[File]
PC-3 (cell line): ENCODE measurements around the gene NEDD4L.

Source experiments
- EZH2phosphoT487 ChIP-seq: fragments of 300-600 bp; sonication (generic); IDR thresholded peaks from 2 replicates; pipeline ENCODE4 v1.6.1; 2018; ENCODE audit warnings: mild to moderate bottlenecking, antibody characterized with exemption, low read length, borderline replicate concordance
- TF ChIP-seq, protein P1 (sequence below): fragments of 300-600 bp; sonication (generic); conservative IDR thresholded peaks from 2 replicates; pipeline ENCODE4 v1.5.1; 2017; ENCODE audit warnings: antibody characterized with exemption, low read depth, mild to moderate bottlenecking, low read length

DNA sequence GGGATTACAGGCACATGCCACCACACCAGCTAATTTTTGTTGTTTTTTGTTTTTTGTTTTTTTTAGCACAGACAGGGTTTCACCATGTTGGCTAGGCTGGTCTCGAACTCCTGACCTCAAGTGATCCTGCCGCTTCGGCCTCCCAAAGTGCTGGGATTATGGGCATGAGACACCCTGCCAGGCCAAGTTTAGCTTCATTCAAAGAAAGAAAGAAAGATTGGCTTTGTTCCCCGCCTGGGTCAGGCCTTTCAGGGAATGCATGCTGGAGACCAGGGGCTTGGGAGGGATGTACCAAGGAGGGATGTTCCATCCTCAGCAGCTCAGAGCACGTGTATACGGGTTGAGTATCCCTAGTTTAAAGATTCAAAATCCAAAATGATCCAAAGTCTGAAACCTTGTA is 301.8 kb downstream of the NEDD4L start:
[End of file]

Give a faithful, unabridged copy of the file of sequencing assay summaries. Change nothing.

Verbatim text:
PC-3 (cell line): ENCODE measurements around the gene NEDD4L.

Source experiments
- EZH2phosphoT487 ChIP-seq: fragments of 300-600 bp; sonication (generic); IDR thresholded peaks from 2 replicates; pipeline ENCODE4 v1.6.1; 2018; ENCODE audit warnings: mild to moderate bottlenecking, antibody characterized with exemption, low read length, borderline replicate concordance
- TF ChIP-seq, protein P1 (sequence below): fragments of 300-600 bp; sonication (generic); conservative IDR thresholded peaks from 2 replicates; pipeline ENCODE4 v1.5.1; 2017; ENCODE audit warnings: antibody characterized with exemption, low read depth, mild to moderate bottlenecking, low read length

DNA sequence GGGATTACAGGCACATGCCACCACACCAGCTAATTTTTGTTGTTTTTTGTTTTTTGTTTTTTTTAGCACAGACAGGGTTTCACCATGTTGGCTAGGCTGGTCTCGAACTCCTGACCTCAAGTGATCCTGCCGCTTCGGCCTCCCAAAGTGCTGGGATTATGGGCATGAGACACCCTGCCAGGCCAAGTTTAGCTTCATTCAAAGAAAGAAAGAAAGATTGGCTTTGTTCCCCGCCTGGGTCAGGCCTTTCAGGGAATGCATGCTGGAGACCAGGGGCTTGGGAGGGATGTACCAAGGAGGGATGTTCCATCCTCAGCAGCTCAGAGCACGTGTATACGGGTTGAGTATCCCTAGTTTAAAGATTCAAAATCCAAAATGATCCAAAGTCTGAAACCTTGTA is 301.8 kb downstream of the NEDD4L start: